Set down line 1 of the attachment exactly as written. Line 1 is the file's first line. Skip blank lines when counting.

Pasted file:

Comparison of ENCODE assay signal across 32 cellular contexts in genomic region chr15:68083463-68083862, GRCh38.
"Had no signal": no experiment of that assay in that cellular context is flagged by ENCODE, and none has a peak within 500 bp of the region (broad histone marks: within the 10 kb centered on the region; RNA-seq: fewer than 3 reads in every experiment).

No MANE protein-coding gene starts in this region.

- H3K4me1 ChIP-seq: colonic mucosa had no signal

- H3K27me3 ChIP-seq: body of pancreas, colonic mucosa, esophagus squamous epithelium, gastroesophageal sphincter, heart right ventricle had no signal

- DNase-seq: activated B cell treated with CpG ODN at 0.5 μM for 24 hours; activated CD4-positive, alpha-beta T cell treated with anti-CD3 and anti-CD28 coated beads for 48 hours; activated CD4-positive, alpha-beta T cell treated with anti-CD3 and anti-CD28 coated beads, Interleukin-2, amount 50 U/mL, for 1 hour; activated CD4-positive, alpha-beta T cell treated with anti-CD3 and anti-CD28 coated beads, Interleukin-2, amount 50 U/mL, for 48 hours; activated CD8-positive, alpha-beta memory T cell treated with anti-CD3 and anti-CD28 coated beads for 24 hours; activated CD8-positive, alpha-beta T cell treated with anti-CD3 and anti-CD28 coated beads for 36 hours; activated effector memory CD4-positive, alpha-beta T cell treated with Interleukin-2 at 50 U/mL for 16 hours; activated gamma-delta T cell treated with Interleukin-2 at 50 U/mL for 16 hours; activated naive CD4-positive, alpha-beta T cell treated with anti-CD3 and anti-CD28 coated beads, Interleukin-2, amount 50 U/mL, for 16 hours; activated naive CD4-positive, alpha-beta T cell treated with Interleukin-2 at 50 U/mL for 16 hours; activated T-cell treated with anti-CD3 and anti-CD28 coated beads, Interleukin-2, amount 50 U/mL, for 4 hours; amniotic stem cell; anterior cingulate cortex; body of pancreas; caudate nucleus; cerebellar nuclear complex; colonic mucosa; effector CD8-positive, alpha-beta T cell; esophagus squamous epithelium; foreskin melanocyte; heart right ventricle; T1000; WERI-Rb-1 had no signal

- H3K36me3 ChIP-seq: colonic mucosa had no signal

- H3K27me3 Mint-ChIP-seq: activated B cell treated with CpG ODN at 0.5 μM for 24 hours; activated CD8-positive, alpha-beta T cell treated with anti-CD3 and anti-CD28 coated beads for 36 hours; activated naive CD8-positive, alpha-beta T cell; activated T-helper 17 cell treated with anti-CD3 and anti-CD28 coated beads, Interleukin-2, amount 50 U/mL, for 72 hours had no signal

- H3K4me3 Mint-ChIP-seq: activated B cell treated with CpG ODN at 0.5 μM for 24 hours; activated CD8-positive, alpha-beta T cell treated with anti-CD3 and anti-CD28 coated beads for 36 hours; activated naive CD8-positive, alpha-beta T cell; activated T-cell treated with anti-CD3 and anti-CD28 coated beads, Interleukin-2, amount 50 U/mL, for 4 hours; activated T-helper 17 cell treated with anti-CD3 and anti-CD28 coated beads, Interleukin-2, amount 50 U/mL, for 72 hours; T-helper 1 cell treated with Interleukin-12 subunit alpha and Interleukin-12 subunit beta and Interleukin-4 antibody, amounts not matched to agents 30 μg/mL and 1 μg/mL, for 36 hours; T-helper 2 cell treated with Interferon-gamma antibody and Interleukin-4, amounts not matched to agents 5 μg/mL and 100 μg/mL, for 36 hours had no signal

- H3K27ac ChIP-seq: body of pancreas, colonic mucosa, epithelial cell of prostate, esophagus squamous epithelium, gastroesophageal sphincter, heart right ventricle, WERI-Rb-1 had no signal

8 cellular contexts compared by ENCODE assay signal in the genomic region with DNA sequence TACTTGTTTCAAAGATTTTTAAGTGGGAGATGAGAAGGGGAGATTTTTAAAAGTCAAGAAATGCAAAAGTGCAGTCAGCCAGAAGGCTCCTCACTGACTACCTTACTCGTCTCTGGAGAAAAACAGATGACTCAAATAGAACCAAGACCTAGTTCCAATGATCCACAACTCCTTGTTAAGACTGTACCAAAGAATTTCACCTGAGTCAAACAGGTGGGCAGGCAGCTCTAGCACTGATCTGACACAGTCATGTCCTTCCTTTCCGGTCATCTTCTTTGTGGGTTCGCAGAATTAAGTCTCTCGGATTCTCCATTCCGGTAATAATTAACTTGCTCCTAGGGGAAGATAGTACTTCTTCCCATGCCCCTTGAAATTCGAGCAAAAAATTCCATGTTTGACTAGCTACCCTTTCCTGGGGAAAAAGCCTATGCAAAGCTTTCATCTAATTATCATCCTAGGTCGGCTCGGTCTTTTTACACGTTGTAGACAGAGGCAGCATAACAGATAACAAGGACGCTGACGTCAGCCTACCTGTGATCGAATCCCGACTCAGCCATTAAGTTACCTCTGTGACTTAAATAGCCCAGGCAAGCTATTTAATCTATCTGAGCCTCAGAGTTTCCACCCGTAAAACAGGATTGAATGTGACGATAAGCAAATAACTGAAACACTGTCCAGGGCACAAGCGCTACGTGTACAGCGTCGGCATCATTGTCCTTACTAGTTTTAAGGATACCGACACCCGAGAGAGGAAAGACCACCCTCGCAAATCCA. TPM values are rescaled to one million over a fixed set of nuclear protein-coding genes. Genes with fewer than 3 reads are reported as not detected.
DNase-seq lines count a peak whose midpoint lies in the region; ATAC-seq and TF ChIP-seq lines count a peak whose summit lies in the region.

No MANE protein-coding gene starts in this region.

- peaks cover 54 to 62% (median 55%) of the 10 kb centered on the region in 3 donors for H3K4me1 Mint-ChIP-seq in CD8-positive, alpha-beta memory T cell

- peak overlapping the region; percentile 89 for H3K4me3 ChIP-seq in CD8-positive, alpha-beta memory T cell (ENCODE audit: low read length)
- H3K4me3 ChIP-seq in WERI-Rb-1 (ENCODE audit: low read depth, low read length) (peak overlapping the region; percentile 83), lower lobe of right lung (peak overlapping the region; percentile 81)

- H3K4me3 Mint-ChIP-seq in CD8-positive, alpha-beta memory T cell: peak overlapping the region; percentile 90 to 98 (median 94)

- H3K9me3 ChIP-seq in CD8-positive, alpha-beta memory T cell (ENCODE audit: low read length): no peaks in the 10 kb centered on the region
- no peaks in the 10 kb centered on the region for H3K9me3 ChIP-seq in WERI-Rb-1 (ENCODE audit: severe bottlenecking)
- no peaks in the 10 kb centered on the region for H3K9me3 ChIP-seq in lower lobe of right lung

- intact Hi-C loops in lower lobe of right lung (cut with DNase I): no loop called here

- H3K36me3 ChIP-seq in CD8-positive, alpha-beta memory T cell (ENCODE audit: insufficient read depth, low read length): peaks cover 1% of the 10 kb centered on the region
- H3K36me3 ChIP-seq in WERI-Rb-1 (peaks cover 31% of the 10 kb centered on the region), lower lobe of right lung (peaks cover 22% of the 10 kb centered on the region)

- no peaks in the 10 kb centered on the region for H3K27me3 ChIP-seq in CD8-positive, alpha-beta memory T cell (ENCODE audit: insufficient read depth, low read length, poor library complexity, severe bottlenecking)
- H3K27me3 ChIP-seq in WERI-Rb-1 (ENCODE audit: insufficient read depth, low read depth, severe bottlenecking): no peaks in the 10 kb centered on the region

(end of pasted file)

Comparison of ENCODE assay signal across 32 cellular contexts in genomic region chr15:68083463-68083862, GRCh38.